Standard Test Method for Effects of Heat and Air on Asphaltic Materials (Thin-Film Oven Test)
5.1 This method indicates approximate change in properties of asphalt during conventional hot-mixing at about 150 °C [302 °F] as indicated by viscosity, penetration, or ductility measurements. It yields a residue which approximates the asphalt condition as incorporated in the pavement. If the mixing temperature differs appreciably from the 150 °C [302 °F] level, more or less effect on properties will occur.
Note 1: The quality of the results produced by this standard are dependent on the competence of the personnel performing the procedure and the capability, calibration, and maintenance of the equipment used. Agencies that meet the criteria of Specification D3666 are generally considered capable of competent and objective testing, sampling, inspection, etc. Users of this standard are cautioned that compliance with Specification D3666 alone does not completely ensure reliable results. Reliable results depend on many factors; following the suggestions of Specification D3666 or some similar acceptable guideline provides a means of evaluating and controlling some of those factors.
1.1 This test method covers the determination of the effects of heat and air on a film of semisolid asphaltic materials. The effects of this treatment are determined from measurements of selected asphalt properties before and after the test.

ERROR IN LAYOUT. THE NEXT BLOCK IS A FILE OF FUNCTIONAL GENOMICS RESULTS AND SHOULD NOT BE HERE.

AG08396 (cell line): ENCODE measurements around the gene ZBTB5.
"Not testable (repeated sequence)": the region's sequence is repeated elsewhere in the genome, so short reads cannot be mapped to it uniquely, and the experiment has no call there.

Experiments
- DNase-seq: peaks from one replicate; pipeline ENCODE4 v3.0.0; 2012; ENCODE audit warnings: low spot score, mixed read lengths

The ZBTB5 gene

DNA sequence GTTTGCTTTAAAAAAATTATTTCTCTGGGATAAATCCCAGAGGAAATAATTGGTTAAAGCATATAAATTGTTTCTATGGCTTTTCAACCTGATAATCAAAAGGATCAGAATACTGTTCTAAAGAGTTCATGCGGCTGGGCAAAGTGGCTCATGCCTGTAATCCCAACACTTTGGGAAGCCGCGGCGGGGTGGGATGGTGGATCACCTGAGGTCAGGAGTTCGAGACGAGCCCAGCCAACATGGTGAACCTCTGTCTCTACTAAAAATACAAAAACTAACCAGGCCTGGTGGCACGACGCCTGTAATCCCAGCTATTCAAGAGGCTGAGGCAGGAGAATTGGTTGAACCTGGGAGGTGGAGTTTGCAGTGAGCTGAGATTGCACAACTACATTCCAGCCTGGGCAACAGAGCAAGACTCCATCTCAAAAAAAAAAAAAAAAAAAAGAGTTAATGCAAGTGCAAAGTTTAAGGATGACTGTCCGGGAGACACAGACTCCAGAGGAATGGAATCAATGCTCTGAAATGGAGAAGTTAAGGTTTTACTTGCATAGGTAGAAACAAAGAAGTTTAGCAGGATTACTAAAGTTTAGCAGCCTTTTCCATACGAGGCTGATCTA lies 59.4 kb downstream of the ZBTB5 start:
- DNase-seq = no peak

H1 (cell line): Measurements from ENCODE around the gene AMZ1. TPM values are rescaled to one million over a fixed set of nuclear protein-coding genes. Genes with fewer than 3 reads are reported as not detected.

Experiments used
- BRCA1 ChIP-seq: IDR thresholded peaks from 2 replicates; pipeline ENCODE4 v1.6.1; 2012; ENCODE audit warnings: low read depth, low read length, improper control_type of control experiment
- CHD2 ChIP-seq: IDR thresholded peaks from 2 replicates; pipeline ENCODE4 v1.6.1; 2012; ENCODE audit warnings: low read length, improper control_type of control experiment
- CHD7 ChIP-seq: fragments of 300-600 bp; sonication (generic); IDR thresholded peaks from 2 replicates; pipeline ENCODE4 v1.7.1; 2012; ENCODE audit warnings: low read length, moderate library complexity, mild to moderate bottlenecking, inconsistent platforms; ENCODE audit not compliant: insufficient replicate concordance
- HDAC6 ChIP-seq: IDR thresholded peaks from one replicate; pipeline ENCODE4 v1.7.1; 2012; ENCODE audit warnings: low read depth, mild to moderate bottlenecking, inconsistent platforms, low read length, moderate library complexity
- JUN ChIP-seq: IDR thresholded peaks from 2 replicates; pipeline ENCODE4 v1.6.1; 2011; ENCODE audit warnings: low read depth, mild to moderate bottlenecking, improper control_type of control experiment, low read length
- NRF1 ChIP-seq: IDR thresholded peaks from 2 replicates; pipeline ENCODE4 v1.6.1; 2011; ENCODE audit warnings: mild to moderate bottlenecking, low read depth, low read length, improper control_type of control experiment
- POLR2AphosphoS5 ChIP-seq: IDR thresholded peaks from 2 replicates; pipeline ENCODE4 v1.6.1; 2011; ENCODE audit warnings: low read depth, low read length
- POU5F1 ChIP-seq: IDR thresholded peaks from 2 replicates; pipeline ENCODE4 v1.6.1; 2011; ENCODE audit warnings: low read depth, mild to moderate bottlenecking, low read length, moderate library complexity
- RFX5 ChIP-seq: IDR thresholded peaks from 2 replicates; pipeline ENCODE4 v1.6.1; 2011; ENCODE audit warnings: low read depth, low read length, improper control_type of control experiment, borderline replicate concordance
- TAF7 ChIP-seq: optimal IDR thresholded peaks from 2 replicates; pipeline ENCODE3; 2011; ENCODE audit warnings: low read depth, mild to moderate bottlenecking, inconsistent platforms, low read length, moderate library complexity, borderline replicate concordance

1.2 The values stated in either SI units or inch-pound units are to be regarded separately as standard. The values stated in each system may not be exact equivalents; therefore, each system shall be used independently of the other. Combining values from the two systems may result in nonconformance with the standard.
1.3 Warning—Mercury has been designated by the United States Environmental Protection Agency and many state agencies as a hazardous material that can cause central nervous system, kidney, and liver damage. Mercury, or its vapor, may be hazardous to health and corrosive to materials. Caution should be taken when handling mercury and mercury-containing products. See the applicable Material Safety Data Sheet (MSDS) for details and EPA’s website—http://www.epa.gov/mercury/index.htm—for additional information. Users should be aware that selling mercury and/or mercury-containing products into your state may be prohibited by state law.
1.4 The text of this standard references notes and footnotes which provide explanatory material. These notes and footnotes (excluding those in tables and figures) shall not be considered as requirements of the standard.
1.5 This standard does not purport to address all of the safety concerns, if any, associated with its use. It is the responsibility of the user of this standard to establish appropriate safety, health, and environmental practices and determine the applicability of regulatory limitations prior to use.
1.6 This international standard was developed in accordance with internationally recognized principles on standardization established in the Decision on Principles for the Development of International Standards, Guides and Recommendations issued by the World Trade Organization Technical Barriers to Trade (TBT) Committee.
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